What You'll Need
  • Crust
  • 3 tablespoons unsalted butter
  • 1/2 cup all-purpose flour
  • 1/8 teaspoon salt
  • 2-3 tablespoons ice water
  • Filling
  • 1 pint cherry tomatoes, preferably a pretty heirloom variety or a mix thereof
  • 2 medium shallots
  • 2 teaspoons olive oil
  • 1/2 teaspoon fresh thyme leaves
  • 1/4 teaspoon salt
  • 1 teaspoon turbinado sugar
  • pinch freshly ground black pepper
  2. Cut the butter into small cubes. Put the butter in a small bowl and freeze for ~15 minutes.
  3. In a large bowl, mix the flour and salt. Add the cubed butter and cut it into the flour mixture using either a pastry blender or your fingertips - I prefer the latter. Don’t overwork the mixture – you want some small pieces of butter to remain. Work quickly if you use your hands – you don’t want to melt the butter. If you have warm hands, dip your fingers into ice water and dry them off every 30 seconds or so to keep your hands cold.
  4. Sprinkle 2 tablespoons of the ice water into the butter-flour mixture and gently mix with a fork. Pick up a small amount of the mixture and press it into a ball. If it falls apart, add a teaspoon more of water and mix again. The mixture should hold its shape but should not be sticky.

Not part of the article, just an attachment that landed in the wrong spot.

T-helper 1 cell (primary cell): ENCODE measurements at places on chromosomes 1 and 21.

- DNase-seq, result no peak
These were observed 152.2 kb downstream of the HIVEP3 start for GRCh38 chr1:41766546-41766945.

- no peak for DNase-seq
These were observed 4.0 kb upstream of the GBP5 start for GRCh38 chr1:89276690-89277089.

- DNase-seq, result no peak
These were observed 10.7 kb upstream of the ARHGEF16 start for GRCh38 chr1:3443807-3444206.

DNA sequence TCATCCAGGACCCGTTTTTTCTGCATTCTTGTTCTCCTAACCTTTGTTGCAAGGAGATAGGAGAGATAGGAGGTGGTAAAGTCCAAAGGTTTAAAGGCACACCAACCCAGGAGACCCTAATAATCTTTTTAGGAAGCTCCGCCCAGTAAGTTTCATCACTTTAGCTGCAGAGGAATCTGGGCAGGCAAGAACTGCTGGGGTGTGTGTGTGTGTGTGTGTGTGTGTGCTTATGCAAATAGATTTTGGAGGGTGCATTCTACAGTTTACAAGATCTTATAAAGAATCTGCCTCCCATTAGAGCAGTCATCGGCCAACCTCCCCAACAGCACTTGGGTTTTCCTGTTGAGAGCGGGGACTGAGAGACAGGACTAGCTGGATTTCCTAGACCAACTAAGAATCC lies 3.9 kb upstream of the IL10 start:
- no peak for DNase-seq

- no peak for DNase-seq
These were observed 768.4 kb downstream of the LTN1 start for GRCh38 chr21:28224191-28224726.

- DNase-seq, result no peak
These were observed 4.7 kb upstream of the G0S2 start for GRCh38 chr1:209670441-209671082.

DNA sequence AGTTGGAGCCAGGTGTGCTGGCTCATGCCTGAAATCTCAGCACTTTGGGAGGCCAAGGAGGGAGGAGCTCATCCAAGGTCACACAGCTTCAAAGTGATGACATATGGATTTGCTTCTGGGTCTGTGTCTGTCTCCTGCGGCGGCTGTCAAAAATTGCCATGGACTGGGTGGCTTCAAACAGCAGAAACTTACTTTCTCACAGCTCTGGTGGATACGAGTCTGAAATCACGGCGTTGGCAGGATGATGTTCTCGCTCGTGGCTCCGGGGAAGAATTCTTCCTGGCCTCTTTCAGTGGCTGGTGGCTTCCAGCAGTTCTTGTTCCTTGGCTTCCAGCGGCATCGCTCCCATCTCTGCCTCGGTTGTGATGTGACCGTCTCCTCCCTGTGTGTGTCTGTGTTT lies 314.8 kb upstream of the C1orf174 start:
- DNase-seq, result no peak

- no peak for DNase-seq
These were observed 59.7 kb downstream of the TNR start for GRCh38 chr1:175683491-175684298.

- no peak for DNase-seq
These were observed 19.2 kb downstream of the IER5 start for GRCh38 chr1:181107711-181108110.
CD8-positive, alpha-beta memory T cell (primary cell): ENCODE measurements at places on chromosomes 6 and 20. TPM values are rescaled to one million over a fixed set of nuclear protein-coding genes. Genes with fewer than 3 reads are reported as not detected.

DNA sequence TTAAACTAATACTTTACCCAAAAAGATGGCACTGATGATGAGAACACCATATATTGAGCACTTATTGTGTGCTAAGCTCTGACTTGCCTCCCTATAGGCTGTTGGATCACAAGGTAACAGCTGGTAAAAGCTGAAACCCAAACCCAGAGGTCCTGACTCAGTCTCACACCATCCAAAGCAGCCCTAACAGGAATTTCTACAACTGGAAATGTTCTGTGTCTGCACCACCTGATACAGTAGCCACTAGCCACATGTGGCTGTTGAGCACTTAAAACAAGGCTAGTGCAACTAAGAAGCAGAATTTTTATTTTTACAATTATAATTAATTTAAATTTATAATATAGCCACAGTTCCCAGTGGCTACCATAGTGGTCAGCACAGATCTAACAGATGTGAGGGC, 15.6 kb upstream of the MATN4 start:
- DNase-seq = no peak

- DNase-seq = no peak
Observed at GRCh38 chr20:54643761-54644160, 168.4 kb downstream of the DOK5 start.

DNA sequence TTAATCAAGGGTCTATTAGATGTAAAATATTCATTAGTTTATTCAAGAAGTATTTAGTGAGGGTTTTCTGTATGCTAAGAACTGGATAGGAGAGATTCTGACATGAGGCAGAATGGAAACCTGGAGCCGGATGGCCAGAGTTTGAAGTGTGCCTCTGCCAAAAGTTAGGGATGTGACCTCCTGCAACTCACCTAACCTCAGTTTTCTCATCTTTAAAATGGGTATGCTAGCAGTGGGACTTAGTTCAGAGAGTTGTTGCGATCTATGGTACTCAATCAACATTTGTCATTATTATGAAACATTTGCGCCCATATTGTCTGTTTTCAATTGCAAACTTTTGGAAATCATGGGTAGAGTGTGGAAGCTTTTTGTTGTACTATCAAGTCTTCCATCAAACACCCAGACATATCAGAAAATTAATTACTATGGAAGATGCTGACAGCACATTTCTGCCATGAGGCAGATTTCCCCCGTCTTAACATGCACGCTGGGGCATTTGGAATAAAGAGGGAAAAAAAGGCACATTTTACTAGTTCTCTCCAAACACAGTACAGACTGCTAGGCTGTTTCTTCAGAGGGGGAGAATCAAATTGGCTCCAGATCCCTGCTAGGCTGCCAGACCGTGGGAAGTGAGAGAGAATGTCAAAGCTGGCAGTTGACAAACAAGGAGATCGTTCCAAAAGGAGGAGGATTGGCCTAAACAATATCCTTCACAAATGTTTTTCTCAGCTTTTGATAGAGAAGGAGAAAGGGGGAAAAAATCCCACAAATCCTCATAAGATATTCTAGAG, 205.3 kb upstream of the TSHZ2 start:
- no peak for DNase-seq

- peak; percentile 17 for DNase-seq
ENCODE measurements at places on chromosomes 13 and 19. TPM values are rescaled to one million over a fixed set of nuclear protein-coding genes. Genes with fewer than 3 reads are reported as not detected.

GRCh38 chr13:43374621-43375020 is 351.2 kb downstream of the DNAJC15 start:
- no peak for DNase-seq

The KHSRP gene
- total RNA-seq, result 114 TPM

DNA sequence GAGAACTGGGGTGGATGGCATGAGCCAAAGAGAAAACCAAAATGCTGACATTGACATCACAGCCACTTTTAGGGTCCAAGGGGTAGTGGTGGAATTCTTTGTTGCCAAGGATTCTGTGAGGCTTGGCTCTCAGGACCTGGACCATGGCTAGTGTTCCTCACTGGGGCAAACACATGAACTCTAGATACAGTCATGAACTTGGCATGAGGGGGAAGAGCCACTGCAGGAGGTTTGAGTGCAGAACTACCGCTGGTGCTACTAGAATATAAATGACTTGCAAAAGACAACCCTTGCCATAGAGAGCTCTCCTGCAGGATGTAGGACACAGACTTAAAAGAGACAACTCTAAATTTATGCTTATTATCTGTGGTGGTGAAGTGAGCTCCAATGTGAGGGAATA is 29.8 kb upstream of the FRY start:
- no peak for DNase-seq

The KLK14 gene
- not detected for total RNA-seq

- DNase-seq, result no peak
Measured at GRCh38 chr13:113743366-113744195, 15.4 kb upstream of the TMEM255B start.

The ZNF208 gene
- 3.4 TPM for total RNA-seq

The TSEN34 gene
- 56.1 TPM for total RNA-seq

5. Transfer half the dough to a clean work surface and smear the dough forward with the palm of your hand. This creates large streaks of butter that will make your crust extra-flaky. Transfer this dough to a large sheet of plastic wrap, and repeat with the remaining dough mixture.
  6. Form a disk out of the mixture, wrap it well, and refrigerate for at least 1 hour.
  8. Wash and dry the tomatoes. Cut any large tomatoes in half.
  9. Add the oil to a large sauté pan set over medium heat.
  10. While the oil is heating, thinly slice the shallots. Add the shallots to the pan along with the salt and thyme and cook, stirring occasionally, until the shallots are lightly golden, 7-8 minutes.